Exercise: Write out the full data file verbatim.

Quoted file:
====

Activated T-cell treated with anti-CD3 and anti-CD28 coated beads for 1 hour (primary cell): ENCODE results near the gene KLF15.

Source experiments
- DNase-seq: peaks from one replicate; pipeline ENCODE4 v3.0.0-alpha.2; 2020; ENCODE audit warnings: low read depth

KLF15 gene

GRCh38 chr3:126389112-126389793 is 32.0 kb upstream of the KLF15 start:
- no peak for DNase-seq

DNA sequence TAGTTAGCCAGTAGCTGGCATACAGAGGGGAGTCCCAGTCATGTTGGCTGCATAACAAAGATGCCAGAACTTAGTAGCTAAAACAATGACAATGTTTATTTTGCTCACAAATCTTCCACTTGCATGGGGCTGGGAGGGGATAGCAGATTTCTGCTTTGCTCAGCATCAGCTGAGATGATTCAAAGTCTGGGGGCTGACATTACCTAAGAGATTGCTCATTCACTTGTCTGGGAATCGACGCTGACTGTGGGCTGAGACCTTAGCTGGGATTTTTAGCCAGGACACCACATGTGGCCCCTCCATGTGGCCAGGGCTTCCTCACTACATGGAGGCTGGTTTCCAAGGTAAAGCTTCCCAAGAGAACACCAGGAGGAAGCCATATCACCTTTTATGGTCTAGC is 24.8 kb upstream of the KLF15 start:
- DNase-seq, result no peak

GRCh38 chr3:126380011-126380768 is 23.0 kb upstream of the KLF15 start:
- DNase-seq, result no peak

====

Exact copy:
Activated T-cell treated with anti-CD3 and anti-CD28 coated beads for 1 hour (primary cell): ENCODE results near the gene KLF15.

Source experiments
- DNase-seq: peaks from one replicate; pipeline ENCODE4 v3.0.0-alpha.2; 2020; ENCODE audit warnings: low read depth

KLF15 gene

GRCh38 chr3:126389112-126389793 is 32.0 kb upstream of the KLF15 start:
- no peak for DNase-seq

DNA sequence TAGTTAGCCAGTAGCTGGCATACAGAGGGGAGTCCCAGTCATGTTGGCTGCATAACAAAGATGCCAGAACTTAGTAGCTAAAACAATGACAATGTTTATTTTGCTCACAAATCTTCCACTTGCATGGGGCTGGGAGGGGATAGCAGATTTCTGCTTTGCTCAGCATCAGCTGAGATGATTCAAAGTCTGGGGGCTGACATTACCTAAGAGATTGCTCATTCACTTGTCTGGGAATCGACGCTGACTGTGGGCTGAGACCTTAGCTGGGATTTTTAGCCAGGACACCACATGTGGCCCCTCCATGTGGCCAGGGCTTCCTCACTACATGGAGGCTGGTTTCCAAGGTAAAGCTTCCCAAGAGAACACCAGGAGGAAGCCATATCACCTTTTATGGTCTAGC is 24.8 kb upstream of the KLF15 start:
- DNase-seq, result no peak

GRCh38 chr3:126380011-126380768 is 23.0 kb upstream of the KLF15 start:
- DNase-seq, result no peak